U.S. space agency NASA is set for a busy launch schedule next year, with destinations ranging from the International Space Station (ISS) to Mars.
In 2013, NASA will push ahead with an ambitious exploration program, continuing crew flights and commercial resupply missions to the ISS, and advancing the systems needed to send humans deeper into space. "We'll also be launching a new mission to the Red Planet, learning about our own planet, understanding our place in the universe, and developing technologies that benefit us right here on Earth," NASA says on its website.
"We'll be watching the skies with you when meteor showers, asteroid encounters and eclipses capture your attention, and we'll surely make scientific discoveries and technological advances we haven't even planned for yet," it adds.
NASA's launch schedule features missions by NASA and the partner nations in the ISS Program, including Russia, European Space Agency and Japan.
The 2013 launch schedule starts with Tracking and Data Relay Satellite-K (TDRS-K) on January 29, the countdown for which has already started. The TDRS-K spacecraft is part of the next-generation series in the Tracking and Data Relay Satellite System, a constellation of space-based communication satellites providing tracking, telemetry, command and high-bandwidth data return services.
Then comes the February 11 launch of the Landsat Data Continuity Mission (LDCM). LDCM is the future of Landsat satellites. It will gather valuable data and imagery of Earth to be used in agriculture, education, business, science and government.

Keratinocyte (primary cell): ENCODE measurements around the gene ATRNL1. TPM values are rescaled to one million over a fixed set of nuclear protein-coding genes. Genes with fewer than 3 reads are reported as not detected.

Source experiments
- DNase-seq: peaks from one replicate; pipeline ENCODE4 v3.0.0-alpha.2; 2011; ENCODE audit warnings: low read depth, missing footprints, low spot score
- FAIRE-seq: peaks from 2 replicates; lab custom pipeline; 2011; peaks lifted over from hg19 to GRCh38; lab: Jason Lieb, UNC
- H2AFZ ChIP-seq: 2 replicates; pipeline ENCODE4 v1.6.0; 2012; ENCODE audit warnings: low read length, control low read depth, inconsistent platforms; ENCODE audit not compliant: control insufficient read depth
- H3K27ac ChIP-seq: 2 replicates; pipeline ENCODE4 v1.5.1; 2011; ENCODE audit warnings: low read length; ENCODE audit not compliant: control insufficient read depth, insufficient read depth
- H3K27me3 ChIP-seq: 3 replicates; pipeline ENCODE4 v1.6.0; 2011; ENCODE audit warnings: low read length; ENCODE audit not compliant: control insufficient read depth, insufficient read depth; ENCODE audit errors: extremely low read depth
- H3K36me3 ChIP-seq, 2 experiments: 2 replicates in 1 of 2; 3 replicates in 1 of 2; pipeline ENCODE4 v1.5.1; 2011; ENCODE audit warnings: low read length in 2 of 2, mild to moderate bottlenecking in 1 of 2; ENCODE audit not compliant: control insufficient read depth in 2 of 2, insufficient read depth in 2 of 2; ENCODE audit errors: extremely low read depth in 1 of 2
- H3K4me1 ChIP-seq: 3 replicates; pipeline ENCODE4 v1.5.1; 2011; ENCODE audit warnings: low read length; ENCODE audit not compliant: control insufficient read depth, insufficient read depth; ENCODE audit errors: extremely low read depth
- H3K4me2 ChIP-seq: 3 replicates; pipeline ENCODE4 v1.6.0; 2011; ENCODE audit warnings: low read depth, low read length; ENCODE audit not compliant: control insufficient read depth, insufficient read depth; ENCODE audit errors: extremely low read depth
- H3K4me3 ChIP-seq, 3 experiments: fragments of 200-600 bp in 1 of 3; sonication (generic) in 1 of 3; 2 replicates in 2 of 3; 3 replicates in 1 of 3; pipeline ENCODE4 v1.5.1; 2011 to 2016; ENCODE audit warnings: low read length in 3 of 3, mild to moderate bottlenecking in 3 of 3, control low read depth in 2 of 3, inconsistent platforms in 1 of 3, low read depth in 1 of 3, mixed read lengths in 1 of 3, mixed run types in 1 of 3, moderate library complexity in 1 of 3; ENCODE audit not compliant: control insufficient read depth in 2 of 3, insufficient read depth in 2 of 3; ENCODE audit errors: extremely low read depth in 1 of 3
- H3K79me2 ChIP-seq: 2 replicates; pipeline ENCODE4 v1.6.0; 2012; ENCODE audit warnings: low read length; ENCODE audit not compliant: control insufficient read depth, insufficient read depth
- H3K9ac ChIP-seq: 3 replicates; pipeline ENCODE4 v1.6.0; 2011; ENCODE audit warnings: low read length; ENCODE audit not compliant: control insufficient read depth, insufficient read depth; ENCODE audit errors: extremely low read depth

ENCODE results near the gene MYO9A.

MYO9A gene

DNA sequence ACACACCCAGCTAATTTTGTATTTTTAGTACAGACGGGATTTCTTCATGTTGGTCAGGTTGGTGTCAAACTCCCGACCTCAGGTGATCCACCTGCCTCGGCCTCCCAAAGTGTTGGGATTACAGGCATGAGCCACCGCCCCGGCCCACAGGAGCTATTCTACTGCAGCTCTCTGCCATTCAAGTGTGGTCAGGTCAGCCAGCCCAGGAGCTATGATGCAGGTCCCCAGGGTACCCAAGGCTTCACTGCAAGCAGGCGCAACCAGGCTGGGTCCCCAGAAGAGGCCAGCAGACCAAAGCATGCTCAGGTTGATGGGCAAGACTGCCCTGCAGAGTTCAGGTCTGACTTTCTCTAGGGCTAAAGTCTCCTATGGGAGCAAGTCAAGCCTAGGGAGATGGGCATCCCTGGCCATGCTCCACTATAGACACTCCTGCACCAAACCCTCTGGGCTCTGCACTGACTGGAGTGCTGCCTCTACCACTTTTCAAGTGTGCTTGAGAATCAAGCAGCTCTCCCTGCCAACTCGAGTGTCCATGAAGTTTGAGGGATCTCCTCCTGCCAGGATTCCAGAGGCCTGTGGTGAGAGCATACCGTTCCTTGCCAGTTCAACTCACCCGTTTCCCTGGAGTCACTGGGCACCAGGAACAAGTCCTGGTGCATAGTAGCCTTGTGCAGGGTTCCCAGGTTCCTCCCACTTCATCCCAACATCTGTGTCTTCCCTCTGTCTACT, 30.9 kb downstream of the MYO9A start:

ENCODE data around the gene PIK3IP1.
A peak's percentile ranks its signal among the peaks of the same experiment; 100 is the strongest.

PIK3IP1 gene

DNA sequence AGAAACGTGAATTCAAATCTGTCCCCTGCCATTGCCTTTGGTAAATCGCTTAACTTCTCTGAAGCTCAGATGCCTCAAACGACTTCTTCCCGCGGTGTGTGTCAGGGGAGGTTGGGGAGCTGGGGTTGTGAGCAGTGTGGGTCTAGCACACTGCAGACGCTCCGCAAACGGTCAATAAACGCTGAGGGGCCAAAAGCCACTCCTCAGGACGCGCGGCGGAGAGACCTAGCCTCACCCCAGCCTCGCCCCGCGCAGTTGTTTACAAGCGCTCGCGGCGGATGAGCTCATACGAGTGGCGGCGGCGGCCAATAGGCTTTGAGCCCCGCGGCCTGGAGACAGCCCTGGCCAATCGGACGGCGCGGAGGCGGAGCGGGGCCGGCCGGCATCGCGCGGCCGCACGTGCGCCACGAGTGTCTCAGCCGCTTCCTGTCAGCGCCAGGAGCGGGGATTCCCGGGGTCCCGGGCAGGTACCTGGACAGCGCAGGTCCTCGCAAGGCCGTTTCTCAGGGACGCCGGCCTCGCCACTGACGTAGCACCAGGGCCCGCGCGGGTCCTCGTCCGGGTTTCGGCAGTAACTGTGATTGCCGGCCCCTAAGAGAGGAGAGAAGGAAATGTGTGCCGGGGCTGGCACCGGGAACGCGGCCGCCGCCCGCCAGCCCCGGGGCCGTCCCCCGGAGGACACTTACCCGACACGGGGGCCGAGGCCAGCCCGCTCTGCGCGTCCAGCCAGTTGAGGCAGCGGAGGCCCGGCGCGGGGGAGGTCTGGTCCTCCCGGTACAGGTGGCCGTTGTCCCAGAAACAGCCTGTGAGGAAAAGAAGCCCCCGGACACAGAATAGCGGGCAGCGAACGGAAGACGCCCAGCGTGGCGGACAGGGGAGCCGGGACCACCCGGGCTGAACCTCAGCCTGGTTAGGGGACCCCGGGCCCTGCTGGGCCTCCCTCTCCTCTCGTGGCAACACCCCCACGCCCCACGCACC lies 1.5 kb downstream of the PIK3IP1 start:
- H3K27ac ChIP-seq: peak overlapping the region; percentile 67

Several ISS expeditions head to the orbital outpost, beginning with Expedition 35 in March.
Space Exploration Technologies (SpaceX) plans the second and third contracted commercial resupply flights to the ISS this year, with SpaceX CRS-2 to be launched on March 1 and SpaceX CRS-3 in September.
The Orbital Sciences Corporation plans test-flights with the goal of sending its Cygnus capsule to the ISS. The demonstration flight is scheduled for April 5.
On April 18, the European Space Agency's ATV-4, also known as the "Albert Einstein," will shoot up from Guiana Space Center, French Guiana, to deliver several tons of supplies to the ISS. It will dock with the Zvezda Service Module, part of the Russian segment of the station.
Next in line will be the Interface Region Imaging Spectrograph (IRIS), "which looks to increase our understanding of energy transport into the Sun's corona and solar wind, and provide an archetype for all stellar atmospheres."
Scheduled for an August 12 launch, the Lunar Atmosphere and Dust Environment Explorer (LADEE) will gather detailed information about conditions near the lunar surface and environmental influences on lunar dust.
The Mars Atmosphere and Volatile Evolution (MAVEN) mission to Mars will be launched on November 18. It will be the first mission devoted to understanding the Martian upper atmosphere, with a goal of understanding how Mars changed through time.
And in December, a Russian Proton rocket will deliver the Multipurpose Laboratory Module with European Robotic Arm (ERA) to the ISS.
by RTT Staff Writer
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